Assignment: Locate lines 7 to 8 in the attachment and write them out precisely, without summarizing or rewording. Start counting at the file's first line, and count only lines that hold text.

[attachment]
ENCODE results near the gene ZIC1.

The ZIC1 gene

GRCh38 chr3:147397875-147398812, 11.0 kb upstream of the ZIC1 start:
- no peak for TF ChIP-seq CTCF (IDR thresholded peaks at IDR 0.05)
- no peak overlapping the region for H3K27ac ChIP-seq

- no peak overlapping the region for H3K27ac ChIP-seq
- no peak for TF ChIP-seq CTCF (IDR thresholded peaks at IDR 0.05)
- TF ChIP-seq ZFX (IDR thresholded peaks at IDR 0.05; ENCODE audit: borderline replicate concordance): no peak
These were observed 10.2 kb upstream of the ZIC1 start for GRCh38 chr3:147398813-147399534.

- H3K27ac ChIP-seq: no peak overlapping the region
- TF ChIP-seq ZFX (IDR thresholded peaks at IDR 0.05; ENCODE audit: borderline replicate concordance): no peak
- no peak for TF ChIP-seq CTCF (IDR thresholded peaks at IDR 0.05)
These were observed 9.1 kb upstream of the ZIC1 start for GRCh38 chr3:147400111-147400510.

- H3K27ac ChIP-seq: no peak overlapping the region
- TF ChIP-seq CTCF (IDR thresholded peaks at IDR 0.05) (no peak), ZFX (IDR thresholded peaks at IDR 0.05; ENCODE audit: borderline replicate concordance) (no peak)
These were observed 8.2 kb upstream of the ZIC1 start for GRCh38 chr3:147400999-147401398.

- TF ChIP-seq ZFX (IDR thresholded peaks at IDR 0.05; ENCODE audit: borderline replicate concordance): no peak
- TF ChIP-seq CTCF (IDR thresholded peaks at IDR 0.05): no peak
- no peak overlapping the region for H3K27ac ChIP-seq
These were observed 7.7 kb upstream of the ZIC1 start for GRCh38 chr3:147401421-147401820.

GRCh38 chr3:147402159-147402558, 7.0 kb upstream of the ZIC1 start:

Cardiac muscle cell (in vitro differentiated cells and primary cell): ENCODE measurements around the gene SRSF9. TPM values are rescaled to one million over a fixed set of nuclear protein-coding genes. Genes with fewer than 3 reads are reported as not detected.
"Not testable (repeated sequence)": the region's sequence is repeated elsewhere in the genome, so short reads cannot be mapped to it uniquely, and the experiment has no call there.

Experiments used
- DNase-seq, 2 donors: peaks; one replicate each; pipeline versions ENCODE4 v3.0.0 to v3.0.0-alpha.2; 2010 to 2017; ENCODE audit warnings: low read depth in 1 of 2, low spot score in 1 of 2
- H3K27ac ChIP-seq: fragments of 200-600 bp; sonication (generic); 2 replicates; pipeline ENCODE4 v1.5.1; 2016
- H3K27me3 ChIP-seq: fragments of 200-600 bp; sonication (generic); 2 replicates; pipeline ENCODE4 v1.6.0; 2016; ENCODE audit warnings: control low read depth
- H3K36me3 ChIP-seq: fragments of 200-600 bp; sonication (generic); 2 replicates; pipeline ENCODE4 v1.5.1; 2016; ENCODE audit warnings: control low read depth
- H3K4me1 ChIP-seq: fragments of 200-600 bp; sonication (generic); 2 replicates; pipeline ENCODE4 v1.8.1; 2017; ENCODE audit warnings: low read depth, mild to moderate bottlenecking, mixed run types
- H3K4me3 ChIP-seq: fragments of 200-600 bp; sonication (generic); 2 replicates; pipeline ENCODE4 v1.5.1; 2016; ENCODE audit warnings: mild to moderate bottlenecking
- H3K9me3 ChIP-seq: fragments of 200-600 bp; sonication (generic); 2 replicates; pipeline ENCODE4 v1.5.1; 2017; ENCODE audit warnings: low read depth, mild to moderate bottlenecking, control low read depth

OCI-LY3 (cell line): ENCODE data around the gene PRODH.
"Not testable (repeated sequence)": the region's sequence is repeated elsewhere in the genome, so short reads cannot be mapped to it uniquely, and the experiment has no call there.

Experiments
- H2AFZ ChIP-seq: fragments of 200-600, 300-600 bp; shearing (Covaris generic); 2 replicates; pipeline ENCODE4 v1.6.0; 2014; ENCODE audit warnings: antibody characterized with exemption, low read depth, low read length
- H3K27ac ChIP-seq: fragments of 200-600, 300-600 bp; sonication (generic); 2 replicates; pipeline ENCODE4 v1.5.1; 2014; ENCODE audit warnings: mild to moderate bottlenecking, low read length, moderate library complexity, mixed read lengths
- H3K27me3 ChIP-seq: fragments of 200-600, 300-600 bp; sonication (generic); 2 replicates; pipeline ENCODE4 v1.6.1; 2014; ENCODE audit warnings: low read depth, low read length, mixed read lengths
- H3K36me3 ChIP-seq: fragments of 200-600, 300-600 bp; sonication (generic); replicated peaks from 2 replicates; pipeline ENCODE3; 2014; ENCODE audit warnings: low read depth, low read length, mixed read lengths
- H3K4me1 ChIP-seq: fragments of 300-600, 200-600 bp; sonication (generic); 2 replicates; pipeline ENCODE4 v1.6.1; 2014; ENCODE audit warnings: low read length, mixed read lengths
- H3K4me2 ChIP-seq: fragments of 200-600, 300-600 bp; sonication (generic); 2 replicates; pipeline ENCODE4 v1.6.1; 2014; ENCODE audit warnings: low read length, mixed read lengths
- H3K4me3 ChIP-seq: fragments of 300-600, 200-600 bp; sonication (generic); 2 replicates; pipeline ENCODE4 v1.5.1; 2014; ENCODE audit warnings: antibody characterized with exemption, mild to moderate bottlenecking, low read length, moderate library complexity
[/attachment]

- no peak for TF ChIP-seq CTCF (IDR thresholded peaks at IDR 0.05)
- TF ChIP-seq ZFX (IDR thresholded peaks at IDR 0.05; ENCODE audit: borderline replicate concordance): no peak